Okay, maybe the older version of that title phrase (involving contempt) might still be true regarding annoying relatives. (My father used to insist there was just one small group of them who went from wedding to bar mitzvah to reunion, changing accents and clothing but otherwise identical, and including the great-aunts who commiserated about their digestive issues, the cousin who told offensive jokes, and the cocktail-swilling uncle who insisted on singing his off-key version of “New York New York” with the band. But I digress.)
However, I have noticed that when people get to know someone with a different political viewpoint, sexual orientation, or national origin, they are much more likely to view them positively. This has been strikingly true when it comes to issues like same-sex marriage, where even die-hard conservatives with gay relatives soften their views (unless they have another relative running for office on an anti-gay-marriage platform… see Cheney: Dick). I know I’ve become more tolerant of conservative views with which I disagree since I found out a few of my best friends are Republicans and I took the time to listen to their reasoning. (I still disagree with them, but at least I don’t think of them as mutant aliens — remember, I live in the San Francisco area, where Republicans are as rare as Democrats were when I was growing up in Orange County.)
Speaking of growing up in Orange County, back in my day, Jews were equally rare, so I was usually the only kid in my class who could explain our holidays. I actually did have to correct one fourth grade classmate who had heard that Chanukah involved worshiping potato chips. (He’d heard something about potatoes and frying . . . love that fourth grade logic!) (Mind you, Jews can be equally ignorant, especially given the rampant commercialization of Christian holidays — when they were little, my sons were convinced that Christmas celebrated the birthday of Santa Claus.)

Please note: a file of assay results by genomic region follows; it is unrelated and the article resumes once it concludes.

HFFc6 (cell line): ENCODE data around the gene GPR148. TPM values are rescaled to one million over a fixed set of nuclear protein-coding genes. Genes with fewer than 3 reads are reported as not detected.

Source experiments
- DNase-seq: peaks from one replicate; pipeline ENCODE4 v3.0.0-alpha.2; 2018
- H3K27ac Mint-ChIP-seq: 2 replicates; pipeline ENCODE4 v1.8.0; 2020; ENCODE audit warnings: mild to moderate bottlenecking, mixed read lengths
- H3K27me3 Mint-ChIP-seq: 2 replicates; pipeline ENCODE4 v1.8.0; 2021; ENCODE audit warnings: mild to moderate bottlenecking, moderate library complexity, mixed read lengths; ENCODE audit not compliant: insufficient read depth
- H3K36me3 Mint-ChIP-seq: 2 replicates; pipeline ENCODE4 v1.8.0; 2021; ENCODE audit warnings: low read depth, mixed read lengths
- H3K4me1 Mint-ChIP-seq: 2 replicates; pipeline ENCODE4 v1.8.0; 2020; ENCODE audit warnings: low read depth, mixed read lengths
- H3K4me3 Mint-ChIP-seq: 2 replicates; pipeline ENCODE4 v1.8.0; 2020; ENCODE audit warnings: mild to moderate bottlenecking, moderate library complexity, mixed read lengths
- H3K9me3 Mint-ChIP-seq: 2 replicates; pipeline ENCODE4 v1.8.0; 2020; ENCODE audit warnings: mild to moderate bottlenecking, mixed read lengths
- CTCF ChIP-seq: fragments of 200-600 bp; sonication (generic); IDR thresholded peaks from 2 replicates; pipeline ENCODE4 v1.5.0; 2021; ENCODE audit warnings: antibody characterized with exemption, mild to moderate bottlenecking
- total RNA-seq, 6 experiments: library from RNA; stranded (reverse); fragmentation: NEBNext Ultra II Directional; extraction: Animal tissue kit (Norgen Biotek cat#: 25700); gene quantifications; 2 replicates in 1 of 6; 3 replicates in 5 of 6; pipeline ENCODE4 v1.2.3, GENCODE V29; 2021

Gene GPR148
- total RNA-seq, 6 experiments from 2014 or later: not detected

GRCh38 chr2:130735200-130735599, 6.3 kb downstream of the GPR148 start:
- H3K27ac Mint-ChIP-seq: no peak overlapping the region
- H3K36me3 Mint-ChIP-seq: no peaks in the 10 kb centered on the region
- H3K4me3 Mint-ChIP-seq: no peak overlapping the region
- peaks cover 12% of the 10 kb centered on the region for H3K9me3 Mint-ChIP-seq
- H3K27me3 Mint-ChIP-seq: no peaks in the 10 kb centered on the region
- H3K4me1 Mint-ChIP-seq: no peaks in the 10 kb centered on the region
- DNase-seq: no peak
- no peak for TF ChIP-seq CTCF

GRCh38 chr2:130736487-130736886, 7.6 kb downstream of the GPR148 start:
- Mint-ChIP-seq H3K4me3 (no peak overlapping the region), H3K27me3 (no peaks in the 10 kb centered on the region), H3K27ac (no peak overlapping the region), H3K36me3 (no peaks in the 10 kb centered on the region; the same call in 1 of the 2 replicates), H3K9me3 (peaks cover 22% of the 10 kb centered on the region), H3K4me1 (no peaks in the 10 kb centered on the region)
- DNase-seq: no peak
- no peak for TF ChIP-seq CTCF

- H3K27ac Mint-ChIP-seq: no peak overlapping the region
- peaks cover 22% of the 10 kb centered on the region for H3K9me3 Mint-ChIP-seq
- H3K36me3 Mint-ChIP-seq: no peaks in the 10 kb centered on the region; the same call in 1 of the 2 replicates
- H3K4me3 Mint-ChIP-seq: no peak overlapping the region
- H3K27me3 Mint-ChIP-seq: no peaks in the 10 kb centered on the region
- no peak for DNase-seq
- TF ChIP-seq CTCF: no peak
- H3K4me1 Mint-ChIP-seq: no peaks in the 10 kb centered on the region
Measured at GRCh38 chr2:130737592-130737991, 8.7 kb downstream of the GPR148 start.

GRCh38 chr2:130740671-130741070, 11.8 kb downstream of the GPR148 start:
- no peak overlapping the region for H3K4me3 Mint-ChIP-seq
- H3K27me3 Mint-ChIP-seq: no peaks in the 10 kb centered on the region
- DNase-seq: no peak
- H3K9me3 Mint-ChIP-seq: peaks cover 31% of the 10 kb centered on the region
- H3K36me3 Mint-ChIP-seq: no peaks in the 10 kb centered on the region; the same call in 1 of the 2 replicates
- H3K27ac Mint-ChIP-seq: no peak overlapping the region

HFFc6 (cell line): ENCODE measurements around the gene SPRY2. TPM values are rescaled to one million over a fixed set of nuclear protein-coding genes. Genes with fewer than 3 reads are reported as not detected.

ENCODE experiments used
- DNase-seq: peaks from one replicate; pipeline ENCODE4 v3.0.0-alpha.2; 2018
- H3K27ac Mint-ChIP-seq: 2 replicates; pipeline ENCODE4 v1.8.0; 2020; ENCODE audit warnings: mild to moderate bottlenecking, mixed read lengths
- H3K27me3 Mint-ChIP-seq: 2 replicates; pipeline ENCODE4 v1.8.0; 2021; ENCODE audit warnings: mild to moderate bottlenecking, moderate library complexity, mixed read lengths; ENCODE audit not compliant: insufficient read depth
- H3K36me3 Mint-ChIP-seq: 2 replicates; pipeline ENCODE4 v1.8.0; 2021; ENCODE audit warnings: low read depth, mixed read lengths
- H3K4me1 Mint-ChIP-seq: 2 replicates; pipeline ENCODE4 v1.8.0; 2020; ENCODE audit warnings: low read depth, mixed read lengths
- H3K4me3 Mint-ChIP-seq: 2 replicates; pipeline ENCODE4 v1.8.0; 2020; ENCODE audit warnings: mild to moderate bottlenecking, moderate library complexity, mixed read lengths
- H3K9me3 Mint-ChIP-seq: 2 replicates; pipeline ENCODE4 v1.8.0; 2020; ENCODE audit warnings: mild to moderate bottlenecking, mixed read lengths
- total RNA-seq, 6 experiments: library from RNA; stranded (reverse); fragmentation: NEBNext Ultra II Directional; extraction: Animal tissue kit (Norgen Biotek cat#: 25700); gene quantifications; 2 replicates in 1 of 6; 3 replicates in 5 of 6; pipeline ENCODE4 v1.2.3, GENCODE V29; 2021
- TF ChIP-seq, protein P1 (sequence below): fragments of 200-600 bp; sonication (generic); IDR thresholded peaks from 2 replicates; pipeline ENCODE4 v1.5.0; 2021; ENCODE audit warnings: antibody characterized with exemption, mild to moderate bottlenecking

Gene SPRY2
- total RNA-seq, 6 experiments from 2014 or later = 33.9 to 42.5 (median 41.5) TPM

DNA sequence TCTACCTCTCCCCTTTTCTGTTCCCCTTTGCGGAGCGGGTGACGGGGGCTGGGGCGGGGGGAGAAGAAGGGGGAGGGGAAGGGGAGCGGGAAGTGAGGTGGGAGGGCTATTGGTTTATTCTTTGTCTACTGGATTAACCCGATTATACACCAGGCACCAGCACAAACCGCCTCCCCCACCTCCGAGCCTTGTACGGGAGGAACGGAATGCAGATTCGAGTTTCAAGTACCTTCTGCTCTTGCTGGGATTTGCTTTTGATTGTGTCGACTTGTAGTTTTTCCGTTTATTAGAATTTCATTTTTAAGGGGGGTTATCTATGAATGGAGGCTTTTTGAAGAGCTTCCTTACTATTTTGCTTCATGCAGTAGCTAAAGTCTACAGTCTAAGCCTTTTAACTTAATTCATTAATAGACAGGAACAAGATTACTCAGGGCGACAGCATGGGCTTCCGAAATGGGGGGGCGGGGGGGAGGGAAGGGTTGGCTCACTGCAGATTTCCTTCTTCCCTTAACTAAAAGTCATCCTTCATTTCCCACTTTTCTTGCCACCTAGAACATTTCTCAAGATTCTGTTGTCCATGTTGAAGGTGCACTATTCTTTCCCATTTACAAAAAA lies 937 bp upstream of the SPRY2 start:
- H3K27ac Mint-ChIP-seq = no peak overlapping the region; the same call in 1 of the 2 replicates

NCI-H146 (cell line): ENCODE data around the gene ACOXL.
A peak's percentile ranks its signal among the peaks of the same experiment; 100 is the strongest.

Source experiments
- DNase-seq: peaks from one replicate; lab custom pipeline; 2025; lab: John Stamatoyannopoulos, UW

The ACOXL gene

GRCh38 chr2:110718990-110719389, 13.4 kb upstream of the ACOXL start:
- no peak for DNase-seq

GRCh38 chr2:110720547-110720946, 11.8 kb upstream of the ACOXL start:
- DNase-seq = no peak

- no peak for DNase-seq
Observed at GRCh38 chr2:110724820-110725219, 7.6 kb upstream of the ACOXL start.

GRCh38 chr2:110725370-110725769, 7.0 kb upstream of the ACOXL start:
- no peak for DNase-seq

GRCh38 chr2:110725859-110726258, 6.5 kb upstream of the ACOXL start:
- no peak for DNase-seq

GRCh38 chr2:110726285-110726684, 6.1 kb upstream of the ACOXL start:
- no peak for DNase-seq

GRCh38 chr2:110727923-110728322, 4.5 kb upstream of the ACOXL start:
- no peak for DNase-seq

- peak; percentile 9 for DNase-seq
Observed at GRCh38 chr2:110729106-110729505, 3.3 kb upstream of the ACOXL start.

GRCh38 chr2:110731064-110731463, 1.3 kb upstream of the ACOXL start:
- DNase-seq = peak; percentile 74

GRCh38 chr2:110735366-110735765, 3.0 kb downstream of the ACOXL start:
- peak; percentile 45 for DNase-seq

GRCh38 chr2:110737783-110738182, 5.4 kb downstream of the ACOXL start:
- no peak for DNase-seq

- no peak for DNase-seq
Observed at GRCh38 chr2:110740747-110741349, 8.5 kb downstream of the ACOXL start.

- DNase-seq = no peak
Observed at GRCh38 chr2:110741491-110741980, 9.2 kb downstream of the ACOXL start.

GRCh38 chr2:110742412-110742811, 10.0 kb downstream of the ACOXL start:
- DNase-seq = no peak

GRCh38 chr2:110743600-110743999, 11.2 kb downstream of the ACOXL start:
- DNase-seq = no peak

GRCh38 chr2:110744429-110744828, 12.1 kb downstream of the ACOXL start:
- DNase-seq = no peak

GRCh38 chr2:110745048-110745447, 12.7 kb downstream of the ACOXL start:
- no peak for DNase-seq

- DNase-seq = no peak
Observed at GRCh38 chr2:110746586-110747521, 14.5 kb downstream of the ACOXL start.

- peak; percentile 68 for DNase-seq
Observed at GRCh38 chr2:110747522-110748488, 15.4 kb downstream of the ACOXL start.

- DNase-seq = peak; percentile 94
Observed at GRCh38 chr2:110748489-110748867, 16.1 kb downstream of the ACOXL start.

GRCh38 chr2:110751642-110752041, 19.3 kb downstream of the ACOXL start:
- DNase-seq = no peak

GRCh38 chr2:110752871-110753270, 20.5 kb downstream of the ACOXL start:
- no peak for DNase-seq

So in honor of Chanukah, I thought I’d offer a few pointers to help those of you who don’t celebrate it.
- Chanukah started several thousand years ago, so it isn’t part of an insidious war on Christmas.
- Chanukah is a relatively minor holiday (we have TONS of them), so faux-Christmas touches like Chanukah bushes are not very authentic.
- Latkes (potato pancakes) and sufignot (jelly donuts) are traditional and delicious, meaning the holiday is a great excuse to eat fried food.
- Contrary to what some envious kids might think, Jewish kids don’t usually get eight days of elaborate gifts (as a rule mine get one big present and 7 days of wrapped-up books, snacks, and socks… hey, I’m a working musician and this is my busy period!).
And in case you need any more clarification, here’s a little musical explanation: